Carrots and turnips are both root vegetables, meaning they grow under the ground. Both foods are rich in a number of nutrients including fiber and vitamin A. You can enjoy them baked, roasted or stir fried as part of a healthy meal. However, because fresh fruits and vegetables can spoil if you keep them too long, if you’re not ready to use your turnips and carrots, you should freeze them to preserve the color, nutrients and flavor. Freezing them properly is an easy process.
Wash, peel and trim carrots and turnips to prepare them for freezing. Although turnip greens are nutritious, they become soggy during freezing, so it's best not to freeze them. Slice or cube the peeled vegetables to your desired size.
Boil a pot of water over high heat to blanch the root vegetables prior to freezing. Blanching means cooking food partially. This helps destroy microorganisms on the vegetable, brightens the color and helps prevent the loss of nutrients.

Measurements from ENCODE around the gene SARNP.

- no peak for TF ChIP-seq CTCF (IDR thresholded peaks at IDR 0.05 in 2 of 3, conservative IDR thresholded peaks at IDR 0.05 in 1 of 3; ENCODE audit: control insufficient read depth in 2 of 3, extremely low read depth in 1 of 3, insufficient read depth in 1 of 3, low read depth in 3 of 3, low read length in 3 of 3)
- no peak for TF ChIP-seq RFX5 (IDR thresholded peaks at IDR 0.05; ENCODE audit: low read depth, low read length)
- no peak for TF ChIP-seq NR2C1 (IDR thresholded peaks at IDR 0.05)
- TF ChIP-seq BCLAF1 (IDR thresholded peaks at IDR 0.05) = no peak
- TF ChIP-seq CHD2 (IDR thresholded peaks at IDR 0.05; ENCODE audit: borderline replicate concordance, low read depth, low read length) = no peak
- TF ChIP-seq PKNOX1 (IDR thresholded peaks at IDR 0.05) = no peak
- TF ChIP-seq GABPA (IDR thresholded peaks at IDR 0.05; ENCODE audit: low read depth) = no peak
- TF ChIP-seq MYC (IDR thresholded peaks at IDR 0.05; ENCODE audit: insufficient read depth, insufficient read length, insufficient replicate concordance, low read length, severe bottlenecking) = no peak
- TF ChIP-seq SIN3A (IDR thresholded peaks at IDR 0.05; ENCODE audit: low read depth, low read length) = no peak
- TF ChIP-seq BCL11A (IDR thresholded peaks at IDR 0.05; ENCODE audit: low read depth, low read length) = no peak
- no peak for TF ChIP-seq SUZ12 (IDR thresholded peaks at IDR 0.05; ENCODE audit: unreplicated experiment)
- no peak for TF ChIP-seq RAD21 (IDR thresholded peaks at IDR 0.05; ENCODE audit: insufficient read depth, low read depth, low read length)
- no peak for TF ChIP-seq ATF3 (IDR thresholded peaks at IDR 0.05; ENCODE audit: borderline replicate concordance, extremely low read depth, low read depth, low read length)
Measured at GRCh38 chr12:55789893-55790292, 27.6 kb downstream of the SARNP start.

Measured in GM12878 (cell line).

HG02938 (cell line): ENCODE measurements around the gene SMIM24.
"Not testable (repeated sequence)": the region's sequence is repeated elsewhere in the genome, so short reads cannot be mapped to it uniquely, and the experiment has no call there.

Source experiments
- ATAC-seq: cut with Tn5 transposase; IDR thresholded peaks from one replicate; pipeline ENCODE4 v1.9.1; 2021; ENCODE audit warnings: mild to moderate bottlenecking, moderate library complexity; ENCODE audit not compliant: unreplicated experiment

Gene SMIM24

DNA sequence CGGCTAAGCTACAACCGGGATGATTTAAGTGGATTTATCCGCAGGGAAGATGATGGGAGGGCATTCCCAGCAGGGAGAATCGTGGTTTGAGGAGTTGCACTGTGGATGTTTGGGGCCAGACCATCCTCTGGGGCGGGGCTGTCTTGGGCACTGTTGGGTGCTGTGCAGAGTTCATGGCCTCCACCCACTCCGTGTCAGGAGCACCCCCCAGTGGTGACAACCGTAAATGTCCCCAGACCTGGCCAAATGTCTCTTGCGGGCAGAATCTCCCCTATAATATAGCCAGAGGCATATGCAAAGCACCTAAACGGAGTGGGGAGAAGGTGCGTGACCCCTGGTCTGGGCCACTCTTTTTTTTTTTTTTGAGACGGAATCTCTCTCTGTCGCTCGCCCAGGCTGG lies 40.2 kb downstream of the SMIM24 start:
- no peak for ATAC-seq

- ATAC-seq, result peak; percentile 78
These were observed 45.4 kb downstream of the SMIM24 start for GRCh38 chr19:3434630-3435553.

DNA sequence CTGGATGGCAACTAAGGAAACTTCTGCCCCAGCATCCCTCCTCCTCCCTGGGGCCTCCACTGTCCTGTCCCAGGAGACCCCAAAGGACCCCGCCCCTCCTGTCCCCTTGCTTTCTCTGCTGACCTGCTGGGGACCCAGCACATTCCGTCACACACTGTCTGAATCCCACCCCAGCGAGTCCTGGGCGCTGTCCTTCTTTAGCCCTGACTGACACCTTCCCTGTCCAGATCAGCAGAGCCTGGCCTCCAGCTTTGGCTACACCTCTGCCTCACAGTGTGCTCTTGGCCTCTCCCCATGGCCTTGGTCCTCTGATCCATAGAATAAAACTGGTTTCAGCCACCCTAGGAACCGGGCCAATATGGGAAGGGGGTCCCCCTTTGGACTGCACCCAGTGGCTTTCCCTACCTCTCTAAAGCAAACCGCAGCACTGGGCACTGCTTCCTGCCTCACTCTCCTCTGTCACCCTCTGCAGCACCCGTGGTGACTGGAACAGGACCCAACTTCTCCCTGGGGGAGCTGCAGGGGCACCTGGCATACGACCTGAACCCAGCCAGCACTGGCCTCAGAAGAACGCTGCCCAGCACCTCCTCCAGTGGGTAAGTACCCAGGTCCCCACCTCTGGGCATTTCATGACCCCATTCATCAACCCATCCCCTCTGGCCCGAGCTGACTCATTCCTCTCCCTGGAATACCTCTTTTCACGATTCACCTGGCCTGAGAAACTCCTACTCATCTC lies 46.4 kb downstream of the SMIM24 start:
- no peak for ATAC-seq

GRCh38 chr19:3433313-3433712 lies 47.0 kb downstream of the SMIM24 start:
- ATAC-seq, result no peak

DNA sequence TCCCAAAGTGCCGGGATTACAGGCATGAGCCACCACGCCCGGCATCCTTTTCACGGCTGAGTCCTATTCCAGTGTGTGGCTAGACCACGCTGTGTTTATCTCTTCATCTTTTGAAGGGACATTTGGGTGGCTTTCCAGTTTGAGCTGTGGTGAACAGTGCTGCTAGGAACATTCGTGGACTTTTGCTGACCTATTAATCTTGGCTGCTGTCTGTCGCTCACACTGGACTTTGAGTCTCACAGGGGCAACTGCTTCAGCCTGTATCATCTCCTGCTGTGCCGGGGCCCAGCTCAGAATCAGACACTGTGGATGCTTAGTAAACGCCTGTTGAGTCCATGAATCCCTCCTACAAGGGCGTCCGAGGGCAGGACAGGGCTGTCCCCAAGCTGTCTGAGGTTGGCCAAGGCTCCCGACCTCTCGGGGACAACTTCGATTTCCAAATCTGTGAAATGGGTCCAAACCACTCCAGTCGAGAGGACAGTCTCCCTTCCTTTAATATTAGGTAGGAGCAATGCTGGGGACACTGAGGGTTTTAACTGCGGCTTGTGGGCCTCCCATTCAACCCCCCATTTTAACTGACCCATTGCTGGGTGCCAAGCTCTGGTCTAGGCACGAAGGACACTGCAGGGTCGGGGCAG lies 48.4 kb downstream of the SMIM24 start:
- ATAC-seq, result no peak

Drop the vegetables into the water and return to a boil. Blanch sliced or cubed carrots for just 2 minutes. Whole baby carrots may cook for up to 5 minutes. Blanch cut turnips for 3 minutes.
Drain the carrots and turnips over the sink. Plunge the entire colander into a bowl of ice water to stop them from cooking.
Spread the vegetables out onto a towel and pat dry. Freezing wet vegetables increases the risk of freezer burn, as ice crystals will form from the moisture.
Layer the turnips and carrots into airtight freezer bags or plastic containers. Keep each vegetable separate or freeze them together according to how you intend to use them later. Allow 1/2 inch of space at the top of the container for expansion.
Seal the containers of frozen vegetables and label them with the date and contents before freezing. Frozen root vegetables generally keep well at 0 degrees F for up to 18 months. Use the vegetables within a year for the best taste and texture.
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Erica Roth has been a writer since 2007. She is a member of the Society of Professional Journalists and was a college reference librarian for eight years. Roth earned a Bachelor of Arts in French literature from Brandeis University and Master of Library Science from Simmons College Graduate School of Library and Information Science. Her articles appear on various websites.